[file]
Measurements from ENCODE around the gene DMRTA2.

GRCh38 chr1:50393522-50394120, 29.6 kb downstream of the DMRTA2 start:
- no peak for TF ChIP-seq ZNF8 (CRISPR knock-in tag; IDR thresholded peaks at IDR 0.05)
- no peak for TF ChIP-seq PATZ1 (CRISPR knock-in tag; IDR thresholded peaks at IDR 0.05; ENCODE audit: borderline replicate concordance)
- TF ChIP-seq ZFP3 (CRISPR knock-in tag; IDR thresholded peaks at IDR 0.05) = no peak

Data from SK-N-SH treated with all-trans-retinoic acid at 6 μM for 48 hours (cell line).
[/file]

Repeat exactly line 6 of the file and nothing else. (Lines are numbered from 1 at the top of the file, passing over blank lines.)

Data from SK-N-SH treated with all-trans-retinoic acid at 6 μM for 48 hours (cell line).